7 Tips for a better work life balance when running a small business
By Ophelie Lechat
When was your last vacation? I mean a real, email-free, no-phonecalls vacation. If you’re like most people I know, you can’t quite remember. This is why I like today’s post, by David Bakke. It’s a reminder that entrepreneurship is about balance (not extremes), and that having a better work life balance can improve productivity and happiness.
Running a small business is tough. With the flexibility of creating your own schedule and being your own boss, comes big responsibility. But not only are you responsible to your business, you are also responsible to yourself. If you don’t pay attention to balancing personal life with work, your health, relationships, and finances can seriously suffer.
A friend of mine found this out the hard way. She owns a lively coffee house, but in the beginning, she worked 12 hour days and didn’t take a single day off. She was ultimately forced to take a break when her husband threatened divorce unless she start devoting time to their family. Extreme, perhaps, but it got her attention. By prioritizing balance, learning to delegate responsibilities, and better managing her time, she got her personal life back on track.
If you’ve been burning the candle at both ends lately – or wish to avoid that trap – read on for seven tips that can help restore balance to your life.
1. Create a Schedule
Once you start your own business, you won’t have a boss to report to, and can work whenever you want. However, I made the transition to small business ownership several years ago, and my organization suffered significantly at first due to my ineffective management of time. By setting a schedule, I became more efficient, and now know when it’s okay to unplug for the day. To create a schedule, use Gmail’s Calendar. Or, if you don’t have a Gmail account, use the free software WinCalendar (available for download via CNET) or the calendar feature in Microsoft Office Outlook.
2. Commit to Breaks
You may feel guilty by doing so, but taking breaks is important. Trying to get work done when you’re not at your best can waste valuable time.
3. Focus on Personal Health
If your business is Internet-based, you may find that finding time to exercise is more difficult than ever before. Get a gym membership or exercise at home to improve your health and increase your chances of succeeding. Running a small business requires long work days, but by exercising sufficiently, you’ll sleep better each night and wake up each morning with a clear head so you can better tackle the challenges of the day.
4. Improve Your Personal Finances
Is credit card debt nagging at you? Are you struggling to pay monthly bills? If so, these nuisances can impede your ability to fund your new endeavor. It can become more difficult to concentrate on running your venture, in addition to putting unnecessary pressure on yourself to succeed. Get yourself on a personal budget and pay off your debts. By doing so, stepping away from your business to allow for more personal time becomes easier.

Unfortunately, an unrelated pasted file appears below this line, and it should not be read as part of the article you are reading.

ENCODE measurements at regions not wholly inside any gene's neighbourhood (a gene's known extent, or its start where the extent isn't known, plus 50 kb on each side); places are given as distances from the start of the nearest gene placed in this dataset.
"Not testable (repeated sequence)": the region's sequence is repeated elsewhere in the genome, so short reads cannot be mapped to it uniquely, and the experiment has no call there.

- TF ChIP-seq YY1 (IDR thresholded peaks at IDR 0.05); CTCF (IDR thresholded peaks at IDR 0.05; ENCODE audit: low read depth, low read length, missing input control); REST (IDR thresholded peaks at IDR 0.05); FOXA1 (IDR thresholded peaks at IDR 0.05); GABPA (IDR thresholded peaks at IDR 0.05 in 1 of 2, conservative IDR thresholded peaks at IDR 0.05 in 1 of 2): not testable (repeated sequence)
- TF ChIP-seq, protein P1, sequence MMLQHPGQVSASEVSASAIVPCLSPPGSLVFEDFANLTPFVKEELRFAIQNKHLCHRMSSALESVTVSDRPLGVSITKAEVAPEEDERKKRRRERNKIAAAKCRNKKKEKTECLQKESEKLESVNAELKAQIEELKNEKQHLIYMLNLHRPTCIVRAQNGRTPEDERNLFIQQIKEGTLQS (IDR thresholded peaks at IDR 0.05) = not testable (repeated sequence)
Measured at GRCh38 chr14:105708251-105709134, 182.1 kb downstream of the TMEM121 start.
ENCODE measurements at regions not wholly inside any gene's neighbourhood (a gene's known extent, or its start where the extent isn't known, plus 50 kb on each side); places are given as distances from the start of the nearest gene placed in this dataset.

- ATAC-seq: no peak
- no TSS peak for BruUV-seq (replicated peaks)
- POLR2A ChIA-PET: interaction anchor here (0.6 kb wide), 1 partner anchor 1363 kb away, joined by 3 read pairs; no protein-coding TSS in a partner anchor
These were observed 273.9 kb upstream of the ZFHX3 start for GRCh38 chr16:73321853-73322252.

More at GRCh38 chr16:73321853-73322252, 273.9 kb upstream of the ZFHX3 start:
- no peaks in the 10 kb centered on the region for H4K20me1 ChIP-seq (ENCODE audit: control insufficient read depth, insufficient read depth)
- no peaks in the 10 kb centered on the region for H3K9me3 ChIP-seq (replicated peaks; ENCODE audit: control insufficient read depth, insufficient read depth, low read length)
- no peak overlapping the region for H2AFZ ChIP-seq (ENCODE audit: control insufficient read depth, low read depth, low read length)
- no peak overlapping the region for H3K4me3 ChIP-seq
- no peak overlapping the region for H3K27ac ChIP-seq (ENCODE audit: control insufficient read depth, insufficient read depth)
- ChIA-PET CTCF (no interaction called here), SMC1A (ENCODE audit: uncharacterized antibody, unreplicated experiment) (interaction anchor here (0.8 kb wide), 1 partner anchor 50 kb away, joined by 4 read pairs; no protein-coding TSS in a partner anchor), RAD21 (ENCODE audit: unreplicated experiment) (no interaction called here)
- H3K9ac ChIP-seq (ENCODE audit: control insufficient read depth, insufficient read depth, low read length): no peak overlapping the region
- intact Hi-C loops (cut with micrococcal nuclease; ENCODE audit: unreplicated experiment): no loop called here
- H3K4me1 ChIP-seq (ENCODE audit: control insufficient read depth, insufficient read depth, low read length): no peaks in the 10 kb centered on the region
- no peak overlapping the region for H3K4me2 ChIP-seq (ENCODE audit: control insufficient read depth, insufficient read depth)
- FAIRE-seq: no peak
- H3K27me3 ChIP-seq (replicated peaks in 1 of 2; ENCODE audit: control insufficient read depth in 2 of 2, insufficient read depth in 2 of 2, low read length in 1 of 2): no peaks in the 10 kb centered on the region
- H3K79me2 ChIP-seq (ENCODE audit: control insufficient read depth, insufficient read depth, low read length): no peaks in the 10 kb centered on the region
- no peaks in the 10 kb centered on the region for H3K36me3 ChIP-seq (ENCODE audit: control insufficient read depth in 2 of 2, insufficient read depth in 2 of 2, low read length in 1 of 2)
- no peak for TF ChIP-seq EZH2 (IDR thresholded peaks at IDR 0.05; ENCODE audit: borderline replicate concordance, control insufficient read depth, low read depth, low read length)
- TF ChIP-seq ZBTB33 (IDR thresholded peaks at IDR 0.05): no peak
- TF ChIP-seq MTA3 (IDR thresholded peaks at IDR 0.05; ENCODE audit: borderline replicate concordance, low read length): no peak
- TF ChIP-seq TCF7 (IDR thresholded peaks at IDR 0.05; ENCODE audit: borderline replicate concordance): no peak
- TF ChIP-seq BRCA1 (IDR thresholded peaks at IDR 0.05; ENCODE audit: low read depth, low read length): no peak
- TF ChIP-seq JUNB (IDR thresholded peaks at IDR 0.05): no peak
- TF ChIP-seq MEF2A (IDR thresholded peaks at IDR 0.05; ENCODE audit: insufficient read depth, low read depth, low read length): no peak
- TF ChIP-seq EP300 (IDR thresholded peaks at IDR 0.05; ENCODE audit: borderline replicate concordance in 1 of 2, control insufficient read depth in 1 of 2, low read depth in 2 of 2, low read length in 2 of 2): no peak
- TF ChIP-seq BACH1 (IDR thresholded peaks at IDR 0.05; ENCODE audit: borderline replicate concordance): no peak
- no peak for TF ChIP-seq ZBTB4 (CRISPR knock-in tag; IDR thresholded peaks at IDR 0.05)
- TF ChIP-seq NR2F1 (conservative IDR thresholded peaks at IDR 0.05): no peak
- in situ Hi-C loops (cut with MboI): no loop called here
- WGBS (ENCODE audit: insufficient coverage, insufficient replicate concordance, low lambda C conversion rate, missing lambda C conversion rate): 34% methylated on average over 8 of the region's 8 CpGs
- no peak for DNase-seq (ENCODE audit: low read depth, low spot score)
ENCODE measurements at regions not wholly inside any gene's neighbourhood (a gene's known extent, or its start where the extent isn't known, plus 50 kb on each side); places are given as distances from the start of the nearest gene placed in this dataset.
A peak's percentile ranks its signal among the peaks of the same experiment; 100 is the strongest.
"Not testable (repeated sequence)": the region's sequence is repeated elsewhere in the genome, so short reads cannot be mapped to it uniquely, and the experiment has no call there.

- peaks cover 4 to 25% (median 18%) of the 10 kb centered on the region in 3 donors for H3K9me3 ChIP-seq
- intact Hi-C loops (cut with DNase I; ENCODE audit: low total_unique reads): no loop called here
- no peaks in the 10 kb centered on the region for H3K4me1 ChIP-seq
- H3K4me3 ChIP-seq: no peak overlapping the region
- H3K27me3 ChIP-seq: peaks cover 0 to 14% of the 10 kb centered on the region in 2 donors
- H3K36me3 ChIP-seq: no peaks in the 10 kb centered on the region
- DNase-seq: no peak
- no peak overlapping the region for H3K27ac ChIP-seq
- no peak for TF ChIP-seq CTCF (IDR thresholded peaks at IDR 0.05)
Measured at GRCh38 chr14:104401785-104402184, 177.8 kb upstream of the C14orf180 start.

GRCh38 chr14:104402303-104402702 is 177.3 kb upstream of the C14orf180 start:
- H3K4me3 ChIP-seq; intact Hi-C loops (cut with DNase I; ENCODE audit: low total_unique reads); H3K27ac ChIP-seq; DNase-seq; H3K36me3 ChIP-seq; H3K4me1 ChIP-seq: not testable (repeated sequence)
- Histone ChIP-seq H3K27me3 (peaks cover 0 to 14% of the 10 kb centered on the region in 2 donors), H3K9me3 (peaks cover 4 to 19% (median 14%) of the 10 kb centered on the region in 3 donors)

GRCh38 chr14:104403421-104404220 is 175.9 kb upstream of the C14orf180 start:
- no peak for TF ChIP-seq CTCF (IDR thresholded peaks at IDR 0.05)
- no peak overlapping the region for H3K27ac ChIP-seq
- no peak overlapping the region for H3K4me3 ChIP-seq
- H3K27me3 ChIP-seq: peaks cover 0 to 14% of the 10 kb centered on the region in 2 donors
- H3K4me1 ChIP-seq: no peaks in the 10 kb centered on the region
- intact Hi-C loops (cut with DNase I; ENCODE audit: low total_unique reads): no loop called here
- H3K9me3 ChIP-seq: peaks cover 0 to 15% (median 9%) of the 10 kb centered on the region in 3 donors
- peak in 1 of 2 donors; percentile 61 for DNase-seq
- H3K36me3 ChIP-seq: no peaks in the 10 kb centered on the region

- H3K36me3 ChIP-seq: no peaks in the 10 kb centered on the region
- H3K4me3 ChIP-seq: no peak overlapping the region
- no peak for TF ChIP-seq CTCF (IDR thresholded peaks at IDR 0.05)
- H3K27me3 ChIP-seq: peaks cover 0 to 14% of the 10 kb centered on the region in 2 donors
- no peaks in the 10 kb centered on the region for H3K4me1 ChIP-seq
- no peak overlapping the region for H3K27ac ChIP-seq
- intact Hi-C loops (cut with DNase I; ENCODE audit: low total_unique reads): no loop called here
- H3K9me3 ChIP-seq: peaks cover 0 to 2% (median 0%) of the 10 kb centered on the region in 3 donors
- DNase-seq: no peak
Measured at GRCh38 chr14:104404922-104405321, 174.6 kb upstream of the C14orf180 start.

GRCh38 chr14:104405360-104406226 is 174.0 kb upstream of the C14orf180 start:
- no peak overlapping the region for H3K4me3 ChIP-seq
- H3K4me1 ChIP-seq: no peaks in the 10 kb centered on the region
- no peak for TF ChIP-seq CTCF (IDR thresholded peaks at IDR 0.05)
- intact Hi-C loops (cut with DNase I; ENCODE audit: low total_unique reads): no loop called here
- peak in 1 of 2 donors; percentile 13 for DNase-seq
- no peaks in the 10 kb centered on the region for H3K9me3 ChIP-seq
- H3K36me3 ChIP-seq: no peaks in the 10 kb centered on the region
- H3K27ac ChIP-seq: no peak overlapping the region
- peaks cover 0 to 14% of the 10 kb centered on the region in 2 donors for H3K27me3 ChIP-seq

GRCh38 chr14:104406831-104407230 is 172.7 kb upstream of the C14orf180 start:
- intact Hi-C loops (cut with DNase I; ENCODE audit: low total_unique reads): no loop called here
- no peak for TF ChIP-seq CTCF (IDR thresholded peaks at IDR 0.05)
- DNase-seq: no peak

5. Improve Your Diet
If your day is filled with quick stops at fast food restaurants because you don’t think you have the time to eat healthier food, you’re not doing yourself any good. Take the time to switch to a diet based on homemade dishes consisting of more fruits and vegetables, and look for a farmers’ market in your area to buy fresh, organic produce for cheap. You’ll save money and potentially decrease your medical bills.
6. Get Out More
If you’re running your operation solo, loneliness or even depression can seep into your life. To prevent this, make an effort to strengthen your relationships with family or friends, or go out and make new ones. Volunteer your time, and keep an eye out for social organizations in your area. As you meet new people, try to keep business topics out of the conversation so that you may give yourself the mental break you deserve.
7. Find a Mentor
If you find yourself working too much or too little, seek a mentor. Check with family or friends for recommendations, or post your request on your LinkedIn profile. Your local chamber of commerce may be able to help too. A mentor can assist with virtually every facet of your small business, including juggling your operation with your personal life. Finding someone who’s been there and done that can cut down on the time it takes you to achieve the right balance.
According to a small business survey conducted by U.S. Bank, 45% of respondents said “their business is their life, and their life is their business.” Don’t be one of those people – always be sure to include some “me” time during every single work day. Even if it’s just watching some TV, even mindless entertainment can be an effective way to unwind and refresh. Or, pick up a good book – and not a small business self-help book. Select an author that you like and read their work.
What additional tips can you suggest to balance small business ownership and personal time?
Photo Credit: happykiddo
David is an online marketer, author, and blogger for the popular personal finance and business resource Money Crashers.